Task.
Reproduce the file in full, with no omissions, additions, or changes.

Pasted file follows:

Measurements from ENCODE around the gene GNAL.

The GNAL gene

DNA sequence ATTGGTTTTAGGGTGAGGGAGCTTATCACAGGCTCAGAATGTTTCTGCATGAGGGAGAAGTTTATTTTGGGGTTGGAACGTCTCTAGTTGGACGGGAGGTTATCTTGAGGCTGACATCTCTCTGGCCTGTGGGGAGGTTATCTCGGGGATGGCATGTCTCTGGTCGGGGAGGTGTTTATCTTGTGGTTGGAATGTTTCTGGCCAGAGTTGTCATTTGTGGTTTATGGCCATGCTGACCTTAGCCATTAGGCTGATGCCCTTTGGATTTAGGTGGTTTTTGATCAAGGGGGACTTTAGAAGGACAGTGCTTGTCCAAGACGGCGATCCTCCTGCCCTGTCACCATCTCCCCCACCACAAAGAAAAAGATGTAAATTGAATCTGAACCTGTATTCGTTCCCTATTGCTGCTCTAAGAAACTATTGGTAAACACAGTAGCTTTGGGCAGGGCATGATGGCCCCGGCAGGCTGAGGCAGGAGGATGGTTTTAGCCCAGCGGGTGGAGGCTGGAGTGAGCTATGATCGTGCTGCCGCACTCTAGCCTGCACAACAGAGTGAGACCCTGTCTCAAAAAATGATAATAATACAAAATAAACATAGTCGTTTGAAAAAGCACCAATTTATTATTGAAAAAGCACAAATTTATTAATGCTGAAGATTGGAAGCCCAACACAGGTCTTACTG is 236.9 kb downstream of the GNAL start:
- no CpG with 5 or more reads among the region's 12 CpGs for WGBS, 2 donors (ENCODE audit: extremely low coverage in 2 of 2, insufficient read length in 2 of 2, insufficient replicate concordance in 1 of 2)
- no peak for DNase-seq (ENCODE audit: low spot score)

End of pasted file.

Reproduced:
Measurements from ENCODE around the gene GNAL.

The GNAL gene

DNA sequence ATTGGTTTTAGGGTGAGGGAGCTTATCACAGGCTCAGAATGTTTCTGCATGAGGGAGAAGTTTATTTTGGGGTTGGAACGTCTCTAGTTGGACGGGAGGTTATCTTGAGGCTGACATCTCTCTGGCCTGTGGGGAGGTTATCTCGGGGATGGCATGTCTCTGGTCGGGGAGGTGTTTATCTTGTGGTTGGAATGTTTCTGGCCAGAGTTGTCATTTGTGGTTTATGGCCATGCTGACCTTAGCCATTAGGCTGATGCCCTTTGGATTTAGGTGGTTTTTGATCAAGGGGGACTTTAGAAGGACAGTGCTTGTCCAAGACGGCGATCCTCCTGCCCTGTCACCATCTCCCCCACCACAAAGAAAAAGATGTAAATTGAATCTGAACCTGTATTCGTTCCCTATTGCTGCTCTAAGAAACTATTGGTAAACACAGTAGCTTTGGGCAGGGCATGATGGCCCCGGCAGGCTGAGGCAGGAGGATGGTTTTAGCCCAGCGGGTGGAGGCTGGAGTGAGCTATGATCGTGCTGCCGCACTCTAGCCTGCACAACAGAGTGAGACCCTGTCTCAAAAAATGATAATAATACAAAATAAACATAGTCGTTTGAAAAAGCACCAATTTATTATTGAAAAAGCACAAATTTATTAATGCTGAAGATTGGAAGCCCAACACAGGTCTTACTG is 236.9 kb downstream of the GNAL start:
- no CpG with 5 or more reads among the region's 12 CpGs for WGBS, 2 donors (ENCODE audit: extremely low coverage in 2 of 2, insufficient read length in 2 of 2, insufficient replicate concordance in 1 of 2)
- no peak for DNase-seq (ENCODE audit: low spot score)